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Like a kid in a candy shop, sometimes having too much choice can be a problem. However, reviewing multiple potential investment opportunities does give me the option to benchmark each of them. From that, I can decide where is best to invest.
When reviewing lithium stocks as a growing area of interest, here are a selection I’m eyeing up.
Skipping straight to the end
The first two options I’m thinking about are linked to lithium via the end product – in this case electric vehicles. Tesla and NIO are two of the largest players in this area. Lithium is needed as a key element making up the car batteries.
Tesla is in the process of negotiating with authorities in Texas to have a lithium refinery built in the state. This will make it easier for the business to control the supply chain and pricing. After all, since the beginning of 2020, the lithium price has gone 10x higher. Any ability to cut out middle-men adding additional margins will help save on costs.
For both Tesla and NIO, the share price movements won’t be entirely dictated by the lithium price. Yet I don’t see this as a bad thing. It’ll be one of a number of factors influencing the stock price, which I feel affords me some safety.
Starting at the beginning
More direct exposure to lithium can be found via mining stocks. Two specific ones I’ve found are Ganfeng Lithium and Tianqi Lithium. Both companies are based out of China and listed either locally or in Hong Kong.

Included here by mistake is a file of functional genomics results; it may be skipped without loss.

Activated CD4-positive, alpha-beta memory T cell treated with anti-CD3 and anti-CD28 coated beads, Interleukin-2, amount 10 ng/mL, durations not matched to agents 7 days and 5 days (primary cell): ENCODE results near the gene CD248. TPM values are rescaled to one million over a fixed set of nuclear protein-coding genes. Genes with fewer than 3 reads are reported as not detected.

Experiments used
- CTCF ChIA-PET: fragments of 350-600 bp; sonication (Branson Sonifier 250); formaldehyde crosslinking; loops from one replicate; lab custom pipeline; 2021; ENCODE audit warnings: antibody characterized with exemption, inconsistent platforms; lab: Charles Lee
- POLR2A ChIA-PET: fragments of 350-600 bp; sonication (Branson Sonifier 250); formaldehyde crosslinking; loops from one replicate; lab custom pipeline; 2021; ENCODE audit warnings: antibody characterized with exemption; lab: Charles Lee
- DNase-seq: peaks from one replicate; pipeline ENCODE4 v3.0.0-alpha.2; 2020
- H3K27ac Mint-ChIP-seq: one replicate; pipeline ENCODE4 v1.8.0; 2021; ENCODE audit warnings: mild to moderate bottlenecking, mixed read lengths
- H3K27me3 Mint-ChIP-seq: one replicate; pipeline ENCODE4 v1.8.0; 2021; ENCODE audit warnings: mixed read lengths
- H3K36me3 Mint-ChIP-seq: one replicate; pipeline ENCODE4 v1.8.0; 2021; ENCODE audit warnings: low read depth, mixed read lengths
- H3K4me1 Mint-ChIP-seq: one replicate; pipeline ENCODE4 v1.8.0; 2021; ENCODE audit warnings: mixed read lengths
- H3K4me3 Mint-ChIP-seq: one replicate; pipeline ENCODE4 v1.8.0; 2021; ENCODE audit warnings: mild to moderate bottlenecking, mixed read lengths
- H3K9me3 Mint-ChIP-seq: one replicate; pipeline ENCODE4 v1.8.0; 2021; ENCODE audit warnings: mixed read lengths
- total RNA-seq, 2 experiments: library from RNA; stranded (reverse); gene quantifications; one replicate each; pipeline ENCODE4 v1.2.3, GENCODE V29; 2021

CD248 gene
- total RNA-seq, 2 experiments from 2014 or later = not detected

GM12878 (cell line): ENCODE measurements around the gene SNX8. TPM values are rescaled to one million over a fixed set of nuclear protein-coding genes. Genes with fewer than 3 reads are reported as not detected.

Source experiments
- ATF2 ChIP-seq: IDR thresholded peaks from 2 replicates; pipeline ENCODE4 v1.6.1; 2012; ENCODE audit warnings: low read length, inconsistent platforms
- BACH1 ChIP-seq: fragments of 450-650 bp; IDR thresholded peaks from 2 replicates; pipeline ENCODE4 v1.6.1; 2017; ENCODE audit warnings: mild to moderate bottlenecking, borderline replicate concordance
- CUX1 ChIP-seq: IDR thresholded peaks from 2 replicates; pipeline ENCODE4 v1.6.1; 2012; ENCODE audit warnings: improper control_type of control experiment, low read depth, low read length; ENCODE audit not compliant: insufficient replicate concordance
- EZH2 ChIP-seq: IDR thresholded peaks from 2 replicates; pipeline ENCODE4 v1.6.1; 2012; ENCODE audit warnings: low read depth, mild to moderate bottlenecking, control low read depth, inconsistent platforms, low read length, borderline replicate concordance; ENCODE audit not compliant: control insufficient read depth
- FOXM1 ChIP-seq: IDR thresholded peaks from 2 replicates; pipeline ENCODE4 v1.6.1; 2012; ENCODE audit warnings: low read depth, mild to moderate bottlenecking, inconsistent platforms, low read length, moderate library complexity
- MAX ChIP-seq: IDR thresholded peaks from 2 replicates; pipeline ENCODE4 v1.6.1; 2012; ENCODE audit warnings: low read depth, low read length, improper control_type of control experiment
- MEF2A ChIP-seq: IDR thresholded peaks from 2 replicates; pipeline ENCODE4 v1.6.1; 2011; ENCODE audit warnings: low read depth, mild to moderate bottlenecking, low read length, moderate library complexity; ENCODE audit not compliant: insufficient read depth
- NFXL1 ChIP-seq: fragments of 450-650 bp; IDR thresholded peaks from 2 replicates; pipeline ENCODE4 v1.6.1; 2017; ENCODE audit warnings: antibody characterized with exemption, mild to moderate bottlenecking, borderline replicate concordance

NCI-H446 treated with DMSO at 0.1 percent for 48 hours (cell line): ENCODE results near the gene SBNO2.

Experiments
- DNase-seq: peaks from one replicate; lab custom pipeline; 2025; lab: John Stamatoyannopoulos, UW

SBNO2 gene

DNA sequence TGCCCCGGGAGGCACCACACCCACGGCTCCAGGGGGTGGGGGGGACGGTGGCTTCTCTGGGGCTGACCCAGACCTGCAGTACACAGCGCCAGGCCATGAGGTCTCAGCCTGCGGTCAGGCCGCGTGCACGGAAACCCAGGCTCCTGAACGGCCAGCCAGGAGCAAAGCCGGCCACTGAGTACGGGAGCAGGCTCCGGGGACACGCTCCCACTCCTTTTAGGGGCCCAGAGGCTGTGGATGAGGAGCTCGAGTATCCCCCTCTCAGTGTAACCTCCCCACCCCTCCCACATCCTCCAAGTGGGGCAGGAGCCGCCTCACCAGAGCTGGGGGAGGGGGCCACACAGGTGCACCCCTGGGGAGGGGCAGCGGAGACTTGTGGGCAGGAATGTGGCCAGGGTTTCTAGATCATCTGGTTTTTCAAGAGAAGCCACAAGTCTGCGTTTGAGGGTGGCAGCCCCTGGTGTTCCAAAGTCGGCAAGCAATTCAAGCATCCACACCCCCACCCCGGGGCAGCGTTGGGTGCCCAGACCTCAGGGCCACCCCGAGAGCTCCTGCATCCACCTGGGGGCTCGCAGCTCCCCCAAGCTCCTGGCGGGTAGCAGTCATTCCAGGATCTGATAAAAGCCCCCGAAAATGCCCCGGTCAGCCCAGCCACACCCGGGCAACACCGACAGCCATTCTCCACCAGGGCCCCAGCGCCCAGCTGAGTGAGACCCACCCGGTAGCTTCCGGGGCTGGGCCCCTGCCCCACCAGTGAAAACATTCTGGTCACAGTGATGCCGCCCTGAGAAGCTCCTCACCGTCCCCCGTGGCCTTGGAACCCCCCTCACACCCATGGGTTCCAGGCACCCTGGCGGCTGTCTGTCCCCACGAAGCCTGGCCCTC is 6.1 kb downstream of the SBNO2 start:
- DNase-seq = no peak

Straight up, this is a potential problem. I can buy the stocks, but a quick scan shows me that not all of my investment providers can access it. It’s not that these are small companies (Ganfeng has a market-cap of over $22bn), but Asian stock markets aren’t as easy to access for UK retail investors like myself.
Putting that to one side, both businesses excite me. Tianqi shares are up 17% in a year and 83% over five years. These mining stocks buy up and operate projects around the world. For example, Tianqi has a 51% stake in the world’s largest lithium mine in Australia. If we do see continued demand in years to come, these type of companies are absolutely key to the whole process. As such, I feel investors will be keen to get exposure via the stock market.
Having fingers in many pies
These companies reflect just two types of lithium stocks, one at the origination stage and the other at the final usage stage. I’m aware there are many other firms within this space that warrant potential investment as well.
On that basis, I think I’m going to invest a small amount in all four companies shortly. I’m going to keep some more cash free so that in coming months I can hopefully identify more stocks to buy from this area.